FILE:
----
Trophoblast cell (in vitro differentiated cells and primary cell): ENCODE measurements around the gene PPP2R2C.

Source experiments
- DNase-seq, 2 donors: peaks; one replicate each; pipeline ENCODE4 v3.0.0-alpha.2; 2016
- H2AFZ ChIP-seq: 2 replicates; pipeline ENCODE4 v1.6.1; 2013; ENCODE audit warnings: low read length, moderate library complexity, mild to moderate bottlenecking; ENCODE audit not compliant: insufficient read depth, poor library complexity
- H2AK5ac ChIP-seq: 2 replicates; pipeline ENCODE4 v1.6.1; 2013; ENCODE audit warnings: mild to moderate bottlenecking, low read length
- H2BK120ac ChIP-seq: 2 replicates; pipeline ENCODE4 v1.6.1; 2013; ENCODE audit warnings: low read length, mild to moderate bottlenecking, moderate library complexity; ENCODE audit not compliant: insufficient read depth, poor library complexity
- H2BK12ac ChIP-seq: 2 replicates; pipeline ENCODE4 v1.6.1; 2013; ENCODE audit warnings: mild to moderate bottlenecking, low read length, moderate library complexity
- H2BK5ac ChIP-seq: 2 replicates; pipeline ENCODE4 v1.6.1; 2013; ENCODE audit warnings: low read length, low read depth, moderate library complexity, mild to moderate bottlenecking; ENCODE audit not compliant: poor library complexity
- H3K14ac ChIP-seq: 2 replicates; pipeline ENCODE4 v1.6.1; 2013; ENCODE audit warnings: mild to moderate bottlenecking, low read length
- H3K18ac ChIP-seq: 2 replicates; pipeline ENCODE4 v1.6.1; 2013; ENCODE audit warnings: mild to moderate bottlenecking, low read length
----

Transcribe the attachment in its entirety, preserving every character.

Trophoblast cell (in vitro differentiated cells and primary cell): ENCODE measurements around the gene PPP2R2C.

Source experiments
- DNase-seq, 2 donors: peaks; one replicate each; pipeline ENCODE4 v3.0.0-alpha.2; 2016
- H2AFZ ChIP-seq: 2 replicates; pipeline ENCODE4 v1.6.1; 2013; ENCODE audit warnings: low read length, moderate library complexity, mild to moderate bottlenecking; ENCODE audit not compliant: insufficient read depth, poor library complexity
- H2AK5ac ChIP-seq: 2 replicates; pipeline ENCODE4 v1.6.1; 2013; ENCODE audit warnings: mild to moderate bottlenecking, low read length
- H2BK120ac ChIP-seq: 2 replicates; pipeline ENCODE4 v1.6.1; 2013; ENCODE audit warnings: low read length, mild to moderate bottlenecking, moderate library complexity; ENCODE audit not compliant: insufficient read depth, poor library complexity
- H2BK12ac ChIP-seq: 2 replicates; pipeline ENCODE4 v1.6.1; 2013; ENCODE audit warnings: mild to moderate bottlenecking, low read length, moderate library complexity
- H2BK5ac ChIP-seq: 2 replicates; pipeline ENCODE4 v1.6.1; 2013; ENCODE audit warnings: low read length, low read depth, moderate library complexity, mild to moderate bottlenecking; ENCODE audit not compliant: poor library complexity
- H3K14ac ChIP-seq: 2 replicates; pipeline ENCODE4 v1.6.1; 2013; ENCODE audit warnings: mild to moderate bottlenecking, low read length
- H3K18ac ChIP-seq: 2 replicates; pipeline ENCODE4 v1.6.1; 2013; ENCODE audit warnings: mild to moderate bottlenecking, low read length